The UNFCCC and the Governments of the UK, Chile, France and Italy have issued a joint statement on the US Withdrawal from the Paris Agreement.
Here is their joint statement in full:
“There is no greater responsibility than protecting our planet and people from the threat of climate change. The science is clear that we must urgently scale up action and work together to reduce the impacts of global warming and to ensure a greener, more resilient future for us all. The Paris Agreement provides the right framework to achieve this. Our efforts must include support for those countries and communities at the frontline of climate change. It is vital that we take renewed action to hold the temperature rise to well below 2 degrees and take best efforts to limit warming to 1.5 degrees.
On 12 December we will be celebrating the five year anniversary of the Paris Agreement. We must ensure that it is implemented in full. We note with regret that the US withdrawal from the Paris Agreement has formally come into effect today. As we look towards COP26 in Glasgow, we remain committed to working with all US stakeholders and partners around the world to accelerate climate action, and with all signatories to ensure the full implementation of the Paris Agreement.”
The Paris Agreement is an agreement within the United Nations Framework Convention on Climate Change (UNFCCC), dealing with greenhouse-gas-emissions mitigation, adaptation, and finance. The agreement was negotiated by representatives of 196 state parties at the 21st Conference of the Parties of the UNFCCC in Le Bourget, near Paris, France, adopted by consensus on 12 December 2015 and signed in 2016. As of February 2020, all 196 members of the UNFCCC have signed the agreement and 189 have become party to it.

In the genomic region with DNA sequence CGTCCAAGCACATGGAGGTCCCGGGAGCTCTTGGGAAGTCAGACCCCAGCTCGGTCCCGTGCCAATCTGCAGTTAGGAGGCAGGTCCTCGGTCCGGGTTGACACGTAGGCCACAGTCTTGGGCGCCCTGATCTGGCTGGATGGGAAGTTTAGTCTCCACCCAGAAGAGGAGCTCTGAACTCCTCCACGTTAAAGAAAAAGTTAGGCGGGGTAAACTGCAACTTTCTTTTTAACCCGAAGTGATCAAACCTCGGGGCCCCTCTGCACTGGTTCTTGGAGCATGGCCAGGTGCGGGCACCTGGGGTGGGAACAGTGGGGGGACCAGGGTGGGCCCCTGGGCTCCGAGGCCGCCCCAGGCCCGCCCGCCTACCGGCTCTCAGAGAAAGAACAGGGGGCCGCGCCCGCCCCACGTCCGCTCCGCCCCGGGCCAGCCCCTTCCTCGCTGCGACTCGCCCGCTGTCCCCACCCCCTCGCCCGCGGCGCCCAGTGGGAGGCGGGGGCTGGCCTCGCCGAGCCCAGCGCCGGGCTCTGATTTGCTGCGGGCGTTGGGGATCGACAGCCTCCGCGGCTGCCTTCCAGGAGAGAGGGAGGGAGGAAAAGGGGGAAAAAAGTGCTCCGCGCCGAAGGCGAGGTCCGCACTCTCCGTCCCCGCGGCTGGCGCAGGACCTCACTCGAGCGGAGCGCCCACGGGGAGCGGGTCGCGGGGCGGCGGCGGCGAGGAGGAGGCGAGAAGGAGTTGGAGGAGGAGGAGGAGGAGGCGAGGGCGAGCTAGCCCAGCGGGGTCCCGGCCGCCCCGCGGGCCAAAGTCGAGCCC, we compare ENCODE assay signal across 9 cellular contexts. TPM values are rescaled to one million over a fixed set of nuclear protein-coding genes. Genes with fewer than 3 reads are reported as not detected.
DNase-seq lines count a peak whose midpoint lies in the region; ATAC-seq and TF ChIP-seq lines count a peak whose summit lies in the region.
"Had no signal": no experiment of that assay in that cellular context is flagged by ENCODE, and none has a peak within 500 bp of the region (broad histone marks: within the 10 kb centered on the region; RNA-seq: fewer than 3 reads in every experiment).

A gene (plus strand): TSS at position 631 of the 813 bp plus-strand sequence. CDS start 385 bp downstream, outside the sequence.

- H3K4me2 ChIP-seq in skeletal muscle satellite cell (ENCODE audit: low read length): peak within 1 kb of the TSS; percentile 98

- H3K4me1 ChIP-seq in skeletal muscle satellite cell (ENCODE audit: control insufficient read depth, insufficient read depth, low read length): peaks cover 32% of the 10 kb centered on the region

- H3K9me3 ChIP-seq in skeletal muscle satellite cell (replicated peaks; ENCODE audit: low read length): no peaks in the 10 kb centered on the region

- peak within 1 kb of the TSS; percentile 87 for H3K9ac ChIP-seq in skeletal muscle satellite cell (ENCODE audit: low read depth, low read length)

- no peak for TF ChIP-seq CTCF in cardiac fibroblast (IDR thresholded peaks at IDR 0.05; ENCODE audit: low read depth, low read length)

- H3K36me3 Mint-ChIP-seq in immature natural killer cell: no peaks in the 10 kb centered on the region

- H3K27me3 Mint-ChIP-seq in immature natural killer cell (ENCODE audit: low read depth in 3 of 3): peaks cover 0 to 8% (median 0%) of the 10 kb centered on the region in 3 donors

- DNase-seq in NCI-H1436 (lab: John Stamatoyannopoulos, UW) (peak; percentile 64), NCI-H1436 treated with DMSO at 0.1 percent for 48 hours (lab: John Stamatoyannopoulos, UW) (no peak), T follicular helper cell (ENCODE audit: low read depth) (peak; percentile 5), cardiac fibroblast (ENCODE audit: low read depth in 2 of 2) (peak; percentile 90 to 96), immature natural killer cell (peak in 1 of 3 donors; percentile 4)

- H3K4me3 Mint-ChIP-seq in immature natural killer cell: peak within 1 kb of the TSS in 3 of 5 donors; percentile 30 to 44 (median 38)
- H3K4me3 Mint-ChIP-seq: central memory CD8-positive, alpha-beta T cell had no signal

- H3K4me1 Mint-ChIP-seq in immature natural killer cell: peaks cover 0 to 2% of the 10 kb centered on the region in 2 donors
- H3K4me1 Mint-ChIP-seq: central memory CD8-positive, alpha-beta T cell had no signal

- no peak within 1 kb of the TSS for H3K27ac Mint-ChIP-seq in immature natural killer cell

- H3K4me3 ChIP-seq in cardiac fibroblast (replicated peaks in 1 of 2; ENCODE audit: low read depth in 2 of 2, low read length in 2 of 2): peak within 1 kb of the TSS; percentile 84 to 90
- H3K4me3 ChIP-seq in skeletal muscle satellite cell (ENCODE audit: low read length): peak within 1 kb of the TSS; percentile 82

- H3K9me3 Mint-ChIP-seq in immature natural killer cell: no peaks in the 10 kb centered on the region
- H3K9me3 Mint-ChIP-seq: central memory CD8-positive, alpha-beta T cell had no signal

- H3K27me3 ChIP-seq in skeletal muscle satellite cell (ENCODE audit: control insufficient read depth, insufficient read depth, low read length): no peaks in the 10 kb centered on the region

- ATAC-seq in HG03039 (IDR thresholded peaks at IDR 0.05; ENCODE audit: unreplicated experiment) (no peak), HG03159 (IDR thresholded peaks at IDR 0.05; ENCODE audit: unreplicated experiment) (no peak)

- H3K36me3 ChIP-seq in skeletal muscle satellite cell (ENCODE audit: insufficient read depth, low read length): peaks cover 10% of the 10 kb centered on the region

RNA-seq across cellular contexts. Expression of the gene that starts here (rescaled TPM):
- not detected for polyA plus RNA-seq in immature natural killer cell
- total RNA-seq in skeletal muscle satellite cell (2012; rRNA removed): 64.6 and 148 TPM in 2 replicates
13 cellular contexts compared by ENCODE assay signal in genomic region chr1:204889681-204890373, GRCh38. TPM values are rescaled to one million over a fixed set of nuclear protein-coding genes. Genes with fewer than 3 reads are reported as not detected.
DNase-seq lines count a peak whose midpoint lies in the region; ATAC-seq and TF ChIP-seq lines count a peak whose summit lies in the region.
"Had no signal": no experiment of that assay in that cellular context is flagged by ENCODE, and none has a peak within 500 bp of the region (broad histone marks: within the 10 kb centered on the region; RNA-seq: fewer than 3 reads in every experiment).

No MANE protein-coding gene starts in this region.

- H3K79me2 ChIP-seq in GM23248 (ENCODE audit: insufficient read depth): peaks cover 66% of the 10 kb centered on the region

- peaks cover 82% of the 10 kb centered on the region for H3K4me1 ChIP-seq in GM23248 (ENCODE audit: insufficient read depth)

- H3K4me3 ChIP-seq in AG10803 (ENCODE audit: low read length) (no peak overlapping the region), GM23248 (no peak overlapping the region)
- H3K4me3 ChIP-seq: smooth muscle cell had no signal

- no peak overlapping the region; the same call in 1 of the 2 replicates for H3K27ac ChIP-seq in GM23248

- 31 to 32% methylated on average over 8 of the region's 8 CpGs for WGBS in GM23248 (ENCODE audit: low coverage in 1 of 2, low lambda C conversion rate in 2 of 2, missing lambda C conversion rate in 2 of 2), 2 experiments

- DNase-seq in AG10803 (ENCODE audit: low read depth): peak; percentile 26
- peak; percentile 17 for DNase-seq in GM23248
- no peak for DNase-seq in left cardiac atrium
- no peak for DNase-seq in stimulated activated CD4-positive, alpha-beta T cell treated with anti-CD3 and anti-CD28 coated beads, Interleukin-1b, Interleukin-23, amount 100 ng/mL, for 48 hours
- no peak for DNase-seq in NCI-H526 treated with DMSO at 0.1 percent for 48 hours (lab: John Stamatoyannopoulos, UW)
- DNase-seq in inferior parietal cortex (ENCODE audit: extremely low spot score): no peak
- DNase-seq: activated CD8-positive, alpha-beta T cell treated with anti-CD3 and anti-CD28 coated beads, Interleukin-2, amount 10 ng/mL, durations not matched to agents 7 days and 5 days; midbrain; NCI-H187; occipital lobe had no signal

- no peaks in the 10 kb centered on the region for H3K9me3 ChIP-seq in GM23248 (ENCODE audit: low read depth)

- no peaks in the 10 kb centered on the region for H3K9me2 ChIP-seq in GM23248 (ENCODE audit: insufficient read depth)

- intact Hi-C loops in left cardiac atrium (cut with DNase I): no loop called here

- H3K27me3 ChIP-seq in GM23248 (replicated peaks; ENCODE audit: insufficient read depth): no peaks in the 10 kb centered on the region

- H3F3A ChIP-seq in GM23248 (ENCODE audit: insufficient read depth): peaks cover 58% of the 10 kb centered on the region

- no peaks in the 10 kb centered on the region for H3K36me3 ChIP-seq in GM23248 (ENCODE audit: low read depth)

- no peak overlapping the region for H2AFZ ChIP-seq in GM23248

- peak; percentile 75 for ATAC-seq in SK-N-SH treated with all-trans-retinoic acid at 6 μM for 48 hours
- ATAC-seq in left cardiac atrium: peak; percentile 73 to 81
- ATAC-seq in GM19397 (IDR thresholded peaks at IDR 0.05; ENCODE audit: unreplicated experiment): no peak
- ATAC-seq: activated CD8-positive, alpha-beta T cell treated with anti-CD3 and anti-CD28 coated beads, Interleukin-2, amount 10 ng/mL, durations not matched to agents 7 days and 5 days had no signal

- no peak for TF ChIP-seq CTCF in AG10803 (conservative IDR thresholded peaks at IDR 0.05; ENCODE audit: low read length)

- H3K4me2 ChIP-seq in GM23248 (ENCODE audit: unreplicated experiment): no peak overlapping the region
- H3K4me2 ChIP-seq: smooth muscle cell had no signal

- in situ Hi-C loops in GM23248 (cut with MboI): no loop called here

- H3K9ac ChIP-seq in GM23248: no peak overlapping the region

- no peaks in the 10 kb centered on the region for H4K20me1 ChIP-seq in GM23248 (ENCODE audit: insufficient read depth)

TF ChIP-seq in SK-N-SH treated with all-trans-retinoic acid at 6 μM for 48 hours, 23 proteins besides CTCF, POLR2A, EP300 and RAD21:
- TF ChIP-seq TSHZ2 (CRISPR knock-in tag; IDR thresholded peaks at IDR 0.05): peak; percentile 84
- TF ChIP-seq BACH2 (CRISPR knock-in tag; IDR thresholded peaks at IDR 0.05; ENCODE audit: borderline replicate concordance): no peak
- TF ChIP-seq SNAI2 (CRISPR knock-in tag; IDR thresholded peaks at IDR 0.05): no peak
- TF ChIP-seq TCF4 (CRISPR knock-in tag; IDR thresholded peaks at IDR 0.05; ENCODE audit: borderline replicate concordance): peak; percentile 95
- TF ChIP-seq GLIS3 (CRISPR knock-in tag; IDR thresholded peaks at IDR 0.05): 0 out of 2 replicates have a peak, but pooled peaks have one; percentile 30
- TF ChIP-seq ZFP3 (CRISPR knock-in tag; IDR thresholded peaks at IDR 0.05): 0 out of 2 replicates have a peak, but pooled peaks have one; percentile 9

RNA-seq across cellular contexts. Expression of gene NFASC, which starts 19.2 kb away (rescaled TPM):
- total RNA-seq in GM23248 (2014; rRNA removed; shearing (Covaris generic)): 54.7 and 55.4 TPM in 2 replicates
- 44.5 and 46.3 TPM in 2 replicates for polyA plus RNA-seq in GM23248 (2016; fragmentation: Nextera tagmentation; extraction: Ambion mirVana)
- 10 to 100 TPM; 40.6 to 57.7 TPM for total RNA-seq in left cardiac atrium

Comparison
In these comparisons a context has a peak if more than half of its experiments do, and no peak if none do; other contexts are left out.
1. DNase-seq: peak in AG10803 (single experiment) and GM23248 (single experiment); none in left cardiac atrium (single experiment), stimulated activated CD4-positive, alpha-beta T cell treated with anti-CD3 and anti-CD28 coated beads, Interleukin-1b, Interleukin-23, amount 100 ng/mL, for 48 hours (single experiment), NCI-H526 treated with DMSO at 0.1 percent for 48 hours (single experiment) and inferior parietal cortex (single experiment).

The Paris deal is the world’s first comprehensive climate agreement. The agreement’s long-term temperature goal is to keep the increase in global average temperature to well below 2 °C (3.6 °F) above pre-industrial levels; and to pursue efforts to limit the increase to 1.5 °C (2.7 °F), recognizing that this would substantially reduce the risks and impacts of climate change.
In accordance with the Paris Agreement, emissions should be reduced as soon as possible to “achieve a balance between anthropogenic emissions by sources and removals by sinks of greenhouse gases” in the second half of the 21st century. Each country must determine, plan, and regularly report on the contribution that it undertakes to mitigate global warming.
To increase the ability of parties to adapt to the adverse impacts of climate change, finance flows should be made “consistent with a pathway towards low greenhouse gas emissions and climate-resilient development” in a manner that does not threaten food production. This strategy is based on energy and climate policy that has set the so-called 20/20/20 targets, namely the reduction of carbon dioxide (CO2) emissions by 20%, the increase of renewable energy’s market share to 20%, and a 20% increase in energy efficiency. In fact, the agreement is an incentive for and driver of fossil fuel divestment.
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